A great option for smaller jobs that require operating in close quarters, mini-track loaders resemble a small skid-steer that you walk behind or stand on to operate. They’re equipped — as their name implies — with a set of tracks that allow them to go over soft ground with minimal impaction. Mini-track loaders were designed to replace the wheelbarrow and shovel. They can be configured with many attachments that make them suitable for a wide variety of jobs, including digging footings; breaking up concrete; leveling ground; grinding stumps; hauling supplies, such as pavers and cement blocks; and carrying debris. New mini-track loaders start at about $12,000 and may cost $90,000 or more. They’re a great rental option for jobs that require a lot of manual labor. Mini-track loaders are widely available at rental shops and can be rented from $150 per day to $700 per week.

Tractors

Although bulldozers and loaders are excellent dedicated earth-moving equipment, a tractor with matched implements can provide the rural landowner a good solution for mate­rial moving. Plus, a tractor provides the versatility of three-point imple­ments and power takeoff (PTO) for other tasks.



Without going into details on type or model, price tags start at about $10,000 for a compact utility tractor and go up to $20,000 to $250,000 for mid- and full-sized tractors. After you choose a tractor, consider the following implements for small to mid-sized tractors to help with vari­ous earth-moving applications.

Front-End Loaders

Front-end load­ers are one of the most beneficial and useful tractor attachments for rural uses. Loaders are matched to the spe­cific tractor frame and horsepower, and start at around $3,000, depend­ing on size and quality.

front-loader
Front-end loaders are great for moving dirt on your property. Photo by Massey Ferguson.

A quality loader is constructed of good material and can withstand the stress and heavy use you’ll likely put it through. Poor craftsmanship or inferior construction in a loader may result in bent or damaged buckets from ordinary use. The ability to add different types of bucket attachments — depending on the type of material you’re moving — is also a big plus when purchasing a loader for your tractor. Buy a loader that’s specifically matched to your tractor, both to assure you it’ll work well, and to maintain the warranty it’s likely to come with.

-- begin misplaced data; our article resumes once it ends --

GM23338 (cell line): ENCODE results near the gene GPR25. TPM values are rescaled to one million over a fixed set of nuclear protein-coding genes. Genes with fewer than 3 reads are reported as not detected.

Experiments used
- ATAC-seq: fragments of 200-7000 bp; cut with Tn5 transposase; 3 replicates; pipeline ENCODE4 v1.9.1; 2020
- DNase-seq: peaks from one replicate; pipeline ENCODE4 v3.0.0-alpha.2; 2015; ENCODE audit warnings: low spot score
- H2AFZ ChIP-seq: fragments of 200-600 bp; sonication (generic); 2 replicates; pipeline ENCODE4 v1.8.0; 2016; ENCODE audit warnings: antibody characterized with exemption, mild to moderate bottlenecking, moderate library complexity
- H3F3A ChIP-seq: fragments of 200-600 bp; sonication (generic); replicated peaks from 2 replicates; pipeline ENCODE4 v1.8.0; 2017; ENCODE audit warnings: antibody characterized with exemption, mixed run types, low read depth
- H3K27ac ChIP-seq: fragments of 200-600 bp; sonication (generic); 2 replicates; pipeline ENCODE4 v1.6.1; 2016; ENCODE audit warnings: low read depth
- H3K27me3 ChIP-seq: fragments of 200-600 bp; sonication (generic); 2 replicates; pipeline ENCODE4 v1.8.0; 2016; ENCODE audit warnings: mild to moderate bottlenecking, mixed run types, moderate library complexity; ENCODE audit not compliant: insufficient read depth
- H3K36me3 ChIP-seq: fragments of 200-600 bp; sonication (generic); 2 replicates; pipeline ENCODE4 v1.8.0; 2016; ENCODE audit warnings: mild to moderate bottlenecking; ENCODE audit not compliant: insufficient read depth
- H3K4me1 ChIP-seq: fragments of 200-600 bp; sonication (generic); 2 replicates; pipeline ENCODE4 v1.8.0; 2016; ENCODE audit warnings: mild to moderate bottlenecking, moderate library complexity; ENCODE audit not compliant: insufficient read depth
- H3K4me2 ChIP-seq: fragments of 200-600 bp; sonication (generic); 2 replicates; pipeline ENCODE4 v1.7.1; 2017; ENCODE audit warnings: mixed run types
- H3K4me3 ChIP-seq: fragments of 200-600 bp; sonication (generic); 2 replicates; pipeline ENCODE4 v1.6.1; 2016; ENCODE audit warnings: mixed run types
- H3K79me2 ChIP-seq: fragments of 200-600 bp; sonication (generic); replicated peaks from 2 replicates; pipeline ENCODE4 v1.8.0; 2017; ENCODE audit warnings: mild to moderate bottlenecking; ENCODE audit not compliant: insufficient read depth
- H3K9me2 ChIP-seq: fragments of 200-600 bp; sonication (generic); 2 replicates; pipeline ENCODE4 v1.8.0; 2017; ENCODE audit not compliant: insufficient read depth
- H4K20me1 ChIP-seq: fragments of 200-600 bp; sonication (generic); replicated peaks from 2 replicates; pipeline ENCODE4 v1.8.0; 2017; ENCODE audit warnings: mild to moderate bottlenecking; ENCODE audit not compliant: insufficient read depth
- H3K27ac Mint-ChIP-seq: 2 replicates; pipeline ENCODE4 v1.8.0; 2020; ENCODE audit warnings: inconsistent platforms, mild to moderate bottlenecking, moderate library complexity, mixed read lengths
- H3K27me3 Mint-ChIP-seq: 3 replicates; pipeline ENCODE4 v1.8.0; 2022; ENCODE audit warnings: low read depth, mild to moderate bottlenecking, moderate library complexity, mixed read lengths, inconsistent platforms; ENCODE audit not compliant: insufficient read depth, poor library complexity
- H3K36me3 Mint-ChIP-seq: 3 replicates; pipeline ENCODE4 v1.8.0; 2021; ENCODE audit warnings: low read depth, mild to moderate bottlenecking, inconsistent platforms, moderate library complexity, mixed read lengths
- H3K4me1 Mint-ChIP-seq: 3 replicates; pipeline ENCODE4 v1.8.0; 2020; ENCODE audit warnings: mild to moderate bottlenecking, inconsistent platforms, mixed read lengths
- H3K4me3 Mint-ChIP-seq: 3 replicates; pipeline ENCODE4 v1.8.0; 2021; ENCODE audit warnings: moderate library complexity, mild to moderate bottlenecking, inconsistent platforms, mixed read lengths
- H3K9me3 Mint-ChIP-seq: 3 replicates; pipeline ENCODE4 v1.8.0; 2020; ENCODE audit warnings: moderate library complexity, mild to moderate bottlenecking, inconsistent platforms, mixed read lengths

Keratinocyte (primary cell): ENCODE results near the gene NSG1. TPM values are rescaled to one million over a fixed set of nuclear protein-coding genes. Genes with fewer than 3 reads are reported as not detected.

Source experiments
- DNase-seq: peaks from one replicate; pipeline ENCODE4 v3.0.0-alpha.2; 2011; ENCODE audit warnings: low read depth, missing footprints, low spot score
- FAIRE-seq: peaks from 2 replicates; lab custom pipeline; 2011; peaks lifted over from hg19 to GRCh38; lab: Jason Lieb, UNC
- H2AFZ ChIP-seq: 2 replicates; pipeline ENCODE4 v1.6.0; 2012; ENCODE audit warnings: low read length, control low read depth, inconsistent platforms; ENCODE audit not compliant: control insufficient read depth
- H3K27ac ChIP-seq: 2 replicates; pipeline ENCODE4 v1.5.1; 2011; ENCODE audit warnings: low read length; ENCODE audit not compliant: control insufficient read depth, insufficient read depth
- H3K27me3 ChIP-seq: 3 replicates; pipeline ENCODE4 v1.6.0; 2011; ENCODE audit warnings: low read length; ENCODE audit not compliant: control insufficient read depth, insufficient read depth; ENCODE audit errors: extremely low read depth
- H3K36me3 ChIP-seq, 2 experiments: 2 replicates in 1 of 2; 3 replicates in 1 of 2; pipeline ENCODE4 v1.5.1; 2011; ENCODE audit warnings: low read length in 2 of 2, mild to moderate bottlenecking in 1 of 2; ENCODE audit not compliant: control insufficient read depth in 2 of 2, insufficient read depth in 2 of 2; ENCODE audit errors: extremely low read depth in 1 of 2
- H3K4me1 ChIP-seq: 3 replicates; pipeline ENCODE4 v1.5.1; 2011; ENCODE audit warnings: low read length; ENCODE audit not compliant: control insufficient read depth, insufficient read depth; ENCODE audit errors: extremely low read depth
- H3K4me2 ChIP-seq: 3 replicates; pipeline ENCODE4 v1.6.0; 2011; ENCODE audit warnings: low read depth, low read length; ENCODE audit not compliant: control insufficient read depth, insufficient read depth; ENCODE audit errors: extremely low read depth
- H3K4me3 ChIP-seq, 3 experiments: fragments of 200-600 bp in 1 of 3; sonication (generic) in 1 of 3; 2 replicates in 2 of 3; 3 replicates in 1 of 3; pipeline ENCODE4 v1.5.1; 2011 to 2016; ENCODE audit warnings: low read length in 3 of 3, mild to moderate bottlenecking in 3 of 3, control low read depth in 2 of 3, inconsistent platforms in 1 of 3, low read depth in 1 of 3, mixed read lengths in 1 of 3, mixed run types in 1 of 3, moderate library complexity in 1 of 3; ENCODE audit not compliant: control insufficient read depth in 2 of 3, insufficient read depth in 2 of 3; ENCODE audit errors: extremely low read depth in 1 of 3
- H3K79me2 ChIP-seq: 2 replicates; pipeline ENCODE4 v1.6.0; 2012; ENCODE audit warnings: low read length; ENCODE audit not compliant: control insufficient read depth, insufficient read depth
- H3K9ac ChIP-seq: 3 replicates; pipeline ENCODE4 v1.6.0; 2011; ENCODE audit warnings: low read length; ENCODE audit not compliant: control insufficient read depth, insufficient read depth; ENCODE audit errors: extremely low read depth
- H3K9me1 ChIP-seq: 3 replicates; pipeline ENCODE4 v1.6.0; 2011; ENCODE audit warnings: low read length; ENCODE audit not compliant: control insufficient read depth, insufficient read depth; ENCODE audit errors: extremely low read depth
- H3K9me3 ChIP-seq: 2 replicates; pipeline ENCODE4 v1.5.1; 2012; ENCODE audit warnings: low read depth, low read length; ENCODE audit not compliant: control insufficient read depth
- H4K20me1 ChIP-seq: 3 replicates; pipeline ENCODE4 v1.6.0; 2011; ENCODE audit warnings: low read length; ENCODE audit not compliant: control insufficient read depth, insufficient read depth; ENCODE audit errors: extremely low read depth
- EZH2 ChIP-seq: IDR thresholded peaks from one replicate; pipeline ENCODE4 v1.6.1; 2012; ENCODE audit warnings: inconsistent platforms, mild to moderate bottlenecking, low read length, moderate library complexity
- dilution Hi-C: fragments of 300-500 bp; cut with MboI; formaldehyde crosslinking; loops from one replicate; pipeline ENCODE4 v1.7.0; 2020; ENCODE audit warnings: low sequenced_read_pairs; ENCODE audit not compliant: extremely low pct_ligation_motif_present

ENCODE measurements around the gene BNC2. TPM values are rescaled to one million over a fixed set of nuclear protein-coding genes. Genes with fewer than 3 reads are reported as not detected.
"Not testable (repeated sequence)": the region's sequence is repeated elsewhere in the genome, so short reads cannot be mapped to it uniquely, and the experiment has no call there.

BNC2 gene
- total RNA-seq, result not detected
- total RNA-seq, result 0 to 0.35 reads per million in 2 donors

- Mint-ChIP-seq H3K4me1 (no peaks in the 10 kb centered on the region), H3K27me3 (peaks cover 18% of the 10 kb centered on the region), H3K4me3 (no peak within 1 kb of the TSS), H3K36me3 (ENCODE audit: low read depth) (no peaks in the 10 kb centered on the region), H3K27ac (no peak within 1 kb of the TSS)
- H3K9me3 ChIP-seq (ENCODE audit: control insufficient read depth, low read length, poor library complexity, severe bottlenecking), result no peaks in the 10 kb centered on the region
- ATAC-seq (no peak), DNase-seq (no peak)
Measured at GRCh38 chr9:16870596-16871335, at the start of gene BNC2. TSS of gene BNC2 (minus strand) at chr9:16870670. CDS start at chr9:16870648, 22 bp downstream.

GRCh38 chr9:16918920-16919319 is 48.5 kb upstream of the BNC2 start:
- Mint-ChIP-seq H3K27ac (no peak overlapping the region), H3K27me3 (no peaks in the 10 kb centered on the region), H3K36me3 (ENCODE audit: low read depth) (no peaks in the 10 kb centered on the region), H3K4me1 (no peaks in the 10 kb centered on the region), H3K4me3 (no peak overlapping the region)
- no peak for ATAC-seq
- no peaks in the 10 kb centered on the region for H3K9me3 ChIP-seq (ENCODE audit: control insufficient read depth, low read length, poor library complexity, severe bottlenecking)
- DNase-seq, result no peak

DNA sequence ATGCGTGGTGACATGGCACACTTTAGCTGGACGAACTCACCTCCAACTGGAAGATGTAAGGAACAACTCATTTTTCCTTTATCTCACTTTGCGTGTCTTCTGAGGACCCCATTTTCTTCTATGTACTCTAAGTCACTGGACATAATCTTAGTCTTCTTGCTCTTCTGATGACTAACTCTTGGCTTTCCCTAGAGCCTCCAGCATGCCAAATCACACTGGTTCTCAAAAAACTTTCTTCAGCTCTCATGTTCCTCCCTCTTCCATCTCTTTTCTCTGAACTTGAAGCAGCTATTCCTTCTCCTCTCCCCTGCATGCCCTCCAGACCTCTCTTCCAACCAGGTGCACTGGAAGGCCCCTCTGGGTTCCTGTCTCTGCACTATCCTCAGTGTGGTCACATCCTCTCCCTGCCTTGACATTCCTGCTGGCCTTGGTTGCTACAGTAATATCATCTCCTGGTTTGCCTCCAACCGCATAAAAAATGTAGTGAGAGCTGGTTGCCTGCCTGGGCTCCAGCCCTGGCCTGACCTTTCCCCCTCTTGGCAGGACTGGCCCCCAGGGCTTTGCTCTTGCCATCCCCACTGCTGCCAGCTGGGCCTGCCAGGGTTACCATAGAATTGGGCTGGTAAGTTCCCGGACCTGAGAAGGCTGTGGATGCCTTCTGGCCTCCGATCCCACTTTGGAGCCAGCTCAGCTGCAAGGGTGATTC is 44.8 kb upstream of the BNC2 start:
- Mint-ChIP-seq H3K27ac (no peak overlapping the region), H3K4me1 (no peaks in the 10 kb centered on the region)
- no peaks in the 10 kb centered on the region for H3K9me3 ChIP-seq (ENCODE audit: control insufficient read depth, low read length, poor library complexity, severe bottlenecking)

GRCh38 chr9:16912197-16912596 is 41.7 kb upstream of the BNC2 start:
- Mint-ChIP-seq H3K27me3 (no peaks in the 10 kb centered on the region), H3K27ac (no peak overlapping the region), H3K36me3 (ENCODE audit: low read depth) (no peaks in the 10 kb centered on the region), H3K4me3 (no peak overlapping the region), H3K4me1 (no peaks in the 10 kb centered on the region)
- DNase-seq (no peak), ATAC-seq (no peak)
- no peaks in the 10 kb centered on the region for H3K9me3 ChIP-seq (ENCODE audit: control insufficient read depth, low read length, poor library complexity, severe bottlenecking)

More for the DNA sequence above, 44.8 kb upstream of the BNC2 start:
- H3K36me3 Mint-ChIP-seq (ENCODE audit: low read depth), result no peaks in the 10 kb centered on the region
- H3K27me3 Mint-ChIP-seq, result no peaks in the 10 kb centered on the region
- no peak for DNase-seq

Tractor-Mounted Backhoes

A versatile and affordable option for the rural landowner, tractor-mounted backhoes come in a variety of sizes to match your tractor model and horsepower. Some of the many uses of the backhoe for the rural land­owner include digging out stumps and footings, installing culverts, and building ponds.

tractor-backhoe
A tractor-mounted backhoe is useful for trenching and installing culverts. Photo by John Deere.

Prices for tractor-mounted backhoes can range from $6,000 to $15,000, depending on model and capability. While not in the same category as a dedicated backhoe, tractor-mounted backhoes can handle a lot of jobs that would otherwise require hiring the work out. Another benefit of adding a backhoe to your tractor is that it provides additional overall stabilization when you’re hauling fill or removing excavated material with the front-end loader.

Box Blades

Designed to be mounted on the tractor’s three-point hitch, box blades are a great material-moving option when you’re landscaping, lev­eling ground, or maintaining roads. Box blades come in various sizes matched to the tractor’s horsepower and tire width.

Box blades are equipped with blades on the front and back of the box, allowing you to either push or pull material for a short distance. Most are equipped with shanks that can be adjusted up or down to break up the ground as it’s pulled along. The cost of a new box blade will vary greatly and depends on the width of the box blade and manufacturer.

box-scraper
Suitable for leveling ground and maintaining roads, box blades are an effective implement. Photo by Yanmar.

As with most implements, make sure the box blade you purchase has quality steel in both the front and back blades, where most of the stress is placed during use. Adjustable shanks are also important, and often absent in lower-quality box blades. Prices start at about $400 and go up to $1,800.

Rear Blades

Useful for moving and shaping soil, rear blades can be used for leveling materials, cutting shallow ditches, and moving or dragging material. Rear blades come in a variety of configurations, with the ability to change the angle, pitch, and offset of the blade. Some models can swivel 180 degrees to allow the blade to be dragged in reverse, which makes tasks such as leveling driveways much easier. New, high-quality rear blades start at $300 and go up to $1,800, depending on capability and size.

rear-blade
Utilize rear blades to grade your driveway and cut shallow ditches. Photo by Case IH.


Utilize the Used Marketplace

If you’re interested in purchasing either earth-moving equip­ment or implements, don’t overlook the used marketplace. With internet access, you can check equipment availability in your area from home. Your local implement dealer can also be a great source for used equipment, and, because their offerings are probably local trades or purchases, they may be able to put you in touch with the original owners if you have any issues with the equipment. Dealers may also offer some type of war­ranty on a used-equipment purchase, unlike private sellers.

A regular GRIT contributor, Tim Nephew lives in rural Minnesota, where he owns and maintains 80 acres of wildlife habitat.